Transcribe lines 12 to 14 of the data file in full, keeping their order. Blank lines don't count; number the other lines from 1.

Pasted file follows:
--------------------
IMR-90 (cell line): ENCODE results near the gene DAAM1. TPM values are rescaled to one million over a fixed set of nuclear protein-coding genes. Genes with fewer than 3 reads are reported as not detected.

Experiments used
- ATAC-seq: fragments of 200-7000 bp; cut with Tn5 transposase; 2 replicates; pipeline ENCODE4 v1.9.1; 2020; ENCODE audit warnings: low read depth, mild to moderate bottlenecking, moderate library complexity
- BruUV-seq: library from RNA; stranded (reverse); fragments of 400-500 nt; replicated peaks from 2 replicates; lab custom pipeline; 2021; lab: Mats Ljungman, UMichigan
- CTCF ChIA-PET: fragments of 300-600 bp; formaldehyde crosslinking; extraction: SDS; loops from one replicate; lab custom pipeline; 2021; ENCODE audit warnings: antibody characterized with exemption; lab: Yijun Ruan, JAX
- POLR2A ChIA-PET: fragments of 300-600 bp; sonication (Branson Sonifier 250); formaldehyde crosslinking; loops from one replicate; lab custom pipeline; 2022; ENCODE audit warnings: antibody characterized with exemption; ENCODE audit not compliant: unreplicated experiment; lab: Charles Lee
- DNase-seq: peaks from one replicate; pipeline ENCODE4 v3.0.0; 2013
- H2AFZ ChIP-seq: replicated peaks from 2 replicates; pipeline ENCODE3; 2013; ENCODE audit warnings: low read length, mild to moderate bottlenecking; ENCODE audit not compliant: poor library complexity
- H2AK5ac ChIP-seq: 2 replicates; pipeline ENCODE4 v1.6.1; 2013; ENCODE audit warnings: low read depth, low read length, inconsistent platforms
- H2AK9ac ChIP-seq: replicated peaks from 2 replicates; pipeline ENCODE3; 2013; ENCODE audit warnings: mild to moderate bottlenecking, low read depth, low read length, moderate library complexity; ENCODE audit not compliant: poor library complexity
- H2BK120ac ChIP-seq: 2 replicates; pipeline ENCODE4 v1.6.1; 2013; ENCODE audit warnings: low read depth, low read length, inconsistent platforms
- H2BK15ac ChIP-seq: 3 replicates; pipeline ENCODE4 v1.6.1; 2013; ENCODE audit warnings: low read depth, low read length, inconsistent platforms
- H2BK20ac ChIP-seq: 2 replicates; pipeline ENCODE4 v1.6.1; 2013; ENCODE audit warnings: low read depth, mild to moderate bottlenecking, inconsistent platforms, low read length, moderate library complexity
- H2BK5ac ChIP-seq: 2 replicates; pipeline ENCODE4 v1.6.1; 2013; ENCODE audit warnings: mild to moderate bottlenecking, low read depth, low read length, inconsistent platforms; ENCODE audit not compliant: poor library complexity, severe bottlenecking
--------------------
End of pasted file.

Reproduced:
- H2BK15ac ChIP-seq: 3 replicates; pipeline ENCODE4 v1.6.1; 2013; ENCODE audit warnings: low read depth, low read length, inconsistent platforms
- H2BK20ac ChIP-seq: 2 replicates; pipeline ENCODE4 v1.6.1; 2013; ENCODE audit warnings: low read depth, mild to moderate bottlenecking, inconsistent platforms, low read length, moderate library complexity
- H2BK5ac ChIP-seq: 2 replicates; pipeline ENCODE4 v1.6.1; 2013; ENCODE audit warnings: mild to moderate bottlenecking, low read depth, low read length, inconsistent platforms; ENCODE audit not compliant: poor library complexity, severe bottlenecking